According to Chapter 26 of the Cape Coral Charter, the charter school system can seek outside sources to conduct services provided by the city. However, the city has the right to require the charter school system to use city departments and personnel for services such as human resources, purchasing, administrative, accounting, financial, engineering, risk management, construction, repair and maintenance, insurance and other related services from the city.

Szerlag told the city council that while the city has the power to require the school system to use city departments, it has always allowed the school system to seek other resources if it chooses.

 

Mayor storms out of meeting

Monday night's joint meeting between the city council and the municipal charter school authority governing board was, to say the least, an emotional one.

The meeting hit the peak of that emotion when a visibly angry Mayor Marni Sawicki abruptly walked out of the proceedings.

Sawicki's departure happened after council member Rana Erbrick called a "point of order" during a verbal back and forth between Sawicki and governing board member Robert Zivkovic.

At issue during the exchange between Sawicki and Zivkovic was recent dissension between the city council and school governing board.

Zivkovic criticized the mayor and city council for their actions over the past year that he said, has hampered the governing board's ability to focus on the education of its students.

Sawicki responded, saying it was time to clear the air and took Zivkovic and the rest of the governing board for what she felt was their lack of questioning then superintendent Nelson Stephenson's motivation in going to the media and social media regarding concerns that the mayor was on a mission to have him fired. Sawicki says she still doesn’t understand why Stephenson went public after what she felt was a productive meeting between the two in September of last year, "I would like to know what changed," Sawicki asked Zivkovic.

Zivkovic responded saying when he asked Stephenson his reasons behind going public with his issues with the mayor that he was told by Stephenson it was due to the public records requests she had made regarding the hiring process for both he and Oasis High School principal Shannon Treece.

At that point, Erbrick spoke up saying the conversation was inappropriate, to which Sawicki responded that this was the only place she could have this conversation with the governing board, referencing Sunshine Laws. Undeterred, Erbrick cut Sawicki off by calling a "Point of Order" to the meeting.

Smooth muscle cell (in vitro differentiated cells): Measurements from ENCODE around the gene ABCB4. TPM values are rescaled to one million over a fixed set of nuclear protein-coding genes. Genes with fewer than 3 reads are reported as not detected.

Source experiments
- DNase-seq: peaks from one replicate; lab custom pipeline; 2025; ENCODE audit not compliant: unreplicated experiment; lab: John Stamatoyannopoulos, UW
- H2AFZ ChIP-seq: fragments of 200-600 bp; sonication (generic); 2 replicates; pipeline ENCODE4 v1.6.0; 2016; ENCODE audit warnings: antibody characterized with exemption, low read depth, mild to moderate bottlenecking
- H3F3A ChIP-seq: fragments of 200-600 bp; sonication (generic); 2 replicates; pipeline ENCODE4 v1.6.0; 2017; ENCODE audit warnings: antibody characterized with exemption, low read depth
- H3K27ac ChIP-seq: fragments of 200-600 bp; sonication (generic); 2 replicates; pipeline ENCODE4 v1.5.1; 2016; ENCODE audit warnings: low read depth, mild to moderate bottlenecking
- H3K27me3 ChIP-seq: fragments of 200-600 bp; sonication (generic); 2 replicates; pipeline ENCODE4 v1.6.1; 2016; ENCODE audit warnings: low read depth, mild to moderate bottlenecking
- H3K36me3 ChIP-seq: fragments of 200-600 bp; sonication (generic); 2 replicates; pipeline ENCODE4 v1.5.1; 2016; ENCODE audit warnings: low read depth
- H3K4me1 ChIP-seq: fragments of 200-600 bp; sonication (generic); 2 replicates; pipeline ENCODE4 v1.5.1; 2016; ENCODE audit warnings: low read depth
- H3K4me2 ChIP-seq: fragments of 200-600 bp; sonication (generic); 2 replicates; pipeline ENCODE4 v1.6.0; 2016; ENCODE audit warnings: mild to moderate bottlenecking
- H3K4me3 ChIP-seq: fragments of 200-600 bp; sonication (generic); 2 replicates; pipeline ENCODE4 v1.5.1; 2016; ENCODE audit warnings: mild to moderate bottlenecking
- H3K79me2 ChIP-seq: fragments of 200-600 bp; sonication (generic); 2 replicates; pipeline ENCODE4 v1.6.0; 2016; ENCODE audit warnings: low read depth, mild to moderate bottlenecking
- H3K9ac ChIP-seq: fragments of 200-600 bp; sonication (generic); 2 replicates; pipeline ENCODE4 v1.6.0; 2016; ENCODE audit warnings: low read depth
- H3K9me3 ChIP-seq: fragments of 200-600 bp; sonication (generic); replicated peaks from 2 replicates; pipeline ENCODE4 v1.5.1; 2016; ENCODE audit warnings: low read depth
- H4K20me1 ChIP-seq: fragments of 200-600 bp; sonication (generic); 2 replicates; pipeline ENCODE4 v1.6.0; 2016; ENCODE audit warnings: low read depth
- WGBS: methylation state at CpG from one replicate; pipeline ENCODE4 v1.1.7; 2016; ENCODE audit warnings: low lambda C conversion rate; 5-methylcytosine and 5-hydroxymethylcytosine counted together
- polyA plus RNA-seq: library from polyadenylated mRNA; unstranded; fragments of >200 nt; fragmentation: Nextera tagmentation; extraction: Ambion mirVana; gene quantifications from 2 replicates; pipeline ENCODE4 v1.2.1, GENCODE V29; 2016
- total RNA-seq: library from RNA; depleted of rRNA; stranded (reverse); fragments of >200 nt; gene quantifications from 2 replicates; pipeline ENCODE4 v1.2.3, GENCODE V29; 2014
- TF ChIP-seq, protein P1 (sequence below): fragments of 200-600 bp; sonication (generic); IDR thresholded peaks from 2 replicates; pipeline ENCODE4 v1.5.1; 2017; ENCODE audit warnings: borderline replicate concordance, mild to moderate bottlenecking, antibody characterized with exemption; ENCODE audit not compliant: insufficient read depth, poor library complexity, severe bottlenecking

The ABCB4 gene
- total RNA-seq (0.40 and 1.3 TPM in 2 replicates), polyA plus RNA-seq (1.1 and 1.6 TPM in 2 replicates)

After a brief exchange between Sawicki and a member of the audience, council member Richard Leon reminded the mayor that there was a "point of order" on the floor.

Sawicki then stood up and said pointing to Leon and Erbrick, "All of you continue to do what you do so great, which you do on Facebook."

She then handed the gavel to Mayor Pro Tem Rick Williams and exited the room making comments to Leon and Erbrick as she left. According to a post on his Facebook page, Leon says Sawicki called him a "dumb-ass" before leaving the room.

 

In conclusion

The meeting began to wind down with council member Jim Burch trying to bring composure back to the meeting saying while he understood what the mayor was trying to relate to the governing board, both sides have plenty of blame to share in the current poor relationship between the city and the charter school system, "I see a bunch of obstinate children trying to deal with one another and getting nowhere at all. Let's try getting this thing back on track."

Burch added that he felt the recommendations presented at the meeting were very good and sets a solid groundwork to bring sustainability to the school system, and put the focus back on the children where it should be.

Szerlag closed the meeting stating he will now work to incorporate the recommended best practices with the superintendent of the school system. He added that the best practices laid out at Monday night's meeting cannot be implemented without hiring additional personnel. He also asked that the city council consider approving the annual budget for the school system in June rather than wait until September, and recommended the current subsidy provided by the city for its services to the school system stay the same for the short term future.